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Help! I Just Bought a New Car, Then Was Denied for the Loan

Ivory, one of our readers, bought a car at a dealership and drove it home. Fifteen days later, she received a letter saying that the loan had been denied. Here’s her story:

Me and my mom were approved for an auto loan on 1/27 we signed all the paperwork even got the car payment bank notes in the mail. And then I come home today (2/11) to find a letter saying we were denied for the loan. Keep in mind this is after I have had the car for 2 weeks and already signed needed contracts. Can they take my car away? Or make us pay more?

We asked automotive finance expert Matt Briggs, co-founder and CEO of CreditJeeves.com, what could be going on — and whether Ivory might actually have to return her car to the dealer.

“I would definitely have them read the contract terms, as that will dictate their options,” Briggs said. “The contract will stipulate whether it can be rescinded or rewritten. I have seen clauses which put a time limit  — say 30 days from contract date — to rewrite or rescind. Bottom line: She needs to read the small print in the contract.”

His suspicion is that the contract allowed for at least 30 days to fully approve the loan. Even though all the paperwork was signed, he said, there is a great likelihood that the contract included language allowing the lender to rescind or rewrite the loan. He emphasized that the lender, not the dealer, would be behind an overturned loan decision.

If Ivory is disappointed, so is the dealer. The dealership, like Ivory, thought it had a sale. And if she has to return a new car, the dealer will have to absorb the depreciation. So the dealer badly wants this sale to go through, too.

Briggs went on to say that while a scenario like Ivory’s is rare, it illustrates the importance of reading the loan documents (yes, even in the midst of being excited about your new ride). He said one option Ivory may have for finding financing now is a credit union. It’s also possible that the dealer can help her find a different lender, though the terms could be different from the ones she initially agreed to.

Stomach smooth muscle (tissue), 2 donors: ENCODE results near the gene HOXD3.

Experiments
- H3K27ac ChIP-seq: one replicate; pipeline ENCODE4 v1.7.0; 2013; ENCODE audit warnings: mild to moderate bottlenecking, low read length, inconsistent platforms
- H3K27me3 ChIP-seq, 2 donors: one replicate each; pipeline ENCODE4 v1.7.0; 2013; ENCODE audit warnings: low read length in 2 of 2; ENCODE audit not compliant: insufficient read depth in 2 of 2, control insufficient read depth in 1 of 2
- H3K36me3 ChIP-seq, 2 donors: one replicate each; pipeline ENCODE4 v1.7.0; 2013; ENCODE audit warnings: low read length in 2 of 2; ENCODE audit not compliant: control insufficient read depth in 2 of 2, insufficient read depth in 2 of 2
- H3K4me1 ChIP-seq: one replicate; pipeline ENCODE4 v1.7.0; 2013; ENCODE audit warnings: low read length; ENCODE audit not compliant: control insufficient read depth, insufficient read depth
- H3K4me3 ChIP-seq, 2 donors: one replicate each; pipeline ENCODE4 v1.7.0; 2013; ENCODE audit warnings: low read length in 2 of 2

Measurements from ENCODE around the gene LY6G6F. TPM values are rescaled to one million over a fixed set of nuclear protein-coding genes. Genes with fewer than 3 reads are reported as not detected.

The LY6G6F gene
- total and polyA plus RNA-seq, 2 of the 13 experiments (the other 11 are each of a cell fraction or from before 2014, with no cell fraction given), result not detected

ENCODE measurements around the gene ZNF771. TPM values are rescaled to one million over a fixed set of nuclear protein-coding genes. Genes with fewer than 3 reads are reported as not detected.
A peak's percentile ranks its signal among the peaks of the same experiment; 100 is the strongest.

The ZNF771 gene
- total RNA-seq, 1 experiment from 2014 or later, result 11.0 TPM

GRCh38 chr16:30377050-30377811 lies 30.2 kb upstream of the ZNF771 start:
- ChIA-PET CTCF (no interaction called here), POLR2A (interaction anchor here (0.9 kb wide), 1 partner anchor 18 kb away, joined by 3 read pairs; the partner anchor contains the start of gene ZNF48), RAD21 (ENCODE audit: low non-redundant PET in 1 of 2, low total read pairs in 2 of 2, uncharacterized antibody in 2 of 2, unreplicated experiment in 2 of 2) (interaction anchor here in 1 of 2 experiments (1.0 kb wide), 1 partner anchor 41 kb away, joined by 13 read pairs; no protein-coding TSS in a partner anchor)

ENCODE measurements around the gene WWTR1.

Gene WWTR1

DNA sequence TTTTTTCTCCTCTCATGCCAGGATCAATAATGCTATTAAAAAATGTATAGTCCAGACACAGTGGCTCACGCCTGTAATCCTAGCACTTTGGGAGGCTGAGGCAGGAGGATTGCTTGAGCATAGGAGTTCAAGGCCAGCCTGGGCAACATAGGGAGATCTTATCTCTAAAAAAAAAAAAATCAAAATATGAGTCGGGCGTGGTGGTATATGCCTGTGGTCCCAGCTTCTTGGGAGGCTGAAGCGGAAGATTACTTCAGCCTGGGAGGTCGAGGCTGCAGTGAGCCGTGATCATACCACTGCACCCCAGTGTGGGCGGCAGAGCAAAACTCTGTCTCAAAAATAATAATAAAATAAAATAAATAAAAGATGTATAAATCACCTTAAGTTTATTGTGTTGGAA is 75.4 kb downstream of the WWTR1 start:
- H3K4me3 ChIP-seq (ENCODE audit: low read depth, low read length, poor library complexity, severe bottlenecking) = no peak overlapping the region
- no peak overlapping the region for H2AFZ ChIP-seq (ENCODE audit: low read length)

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Her predicament also highlights the wisdom of a different car-shopping strategy: shopping with a loan pre-approval. With this tactic, you’ll have an idea of how much you plan to spend and how long you are willing to make payments. You’ll also want to be very careful about allowing a dealer to check your credit. Readers have told us some applications at dealerships have triggered multiple inquiries (sometimes dozens) and their credit scores have been hurt as a result. At the very least, be aware of your credit score (you can see two of your credit scores for free, with updates every 30 days, at Credit.com); the dealer shouldn’t know more about your perceived creditworthiness than you do.

And despite its length and your eagerness to get behind the wheel, read your contract — even if someone has already told you what is in it. Read the fine print, and ask questions about anything that’s unclear to you.

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This article originally appeared on Credit.com.

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2 Comments

  • Don’t panic yet! It could be that the dealer applied to a number of lenders before getting you approved, and you’re only hearing from one of the lenders who didn’t approve you. People with dodgy credit have been known to get ten or twelve of these letters after bringing home baby, but so long as somebody sends you a payment book or accepts online payments, you still have a ride. Only if you get the call from the dealer saying “sorry, your credit didn’t get approved and we’ll have to take the car back” are you REALLY not approved anywhere. If you do get that call, then check your state’s laws on conditional delivery agreements. Here in NC, the dealer has to (1) disclose in writing that this is a conditional sale and you might have to bring it back and (2) keep the vehicle on the dealer’s insurance until final credit approval. Then there’s the illegal yo-yo sale where the dealer turns you loose with say $343 a month payments and moves your insurance policy to the new car and lender, then calls a few weeks later with the “whoops, deal didn’t go through; here, sign this other agreement if you don’t want to get repo’d” and you do, followed by $614 a month payments, which you can’t pay, and the vehicle gets repo’d anyway. True story, I’m afraid, but the good news is that the NC Court of Appeals ruled this year that this IS fraudulent and unfair and you can recover damages if you can prove it.

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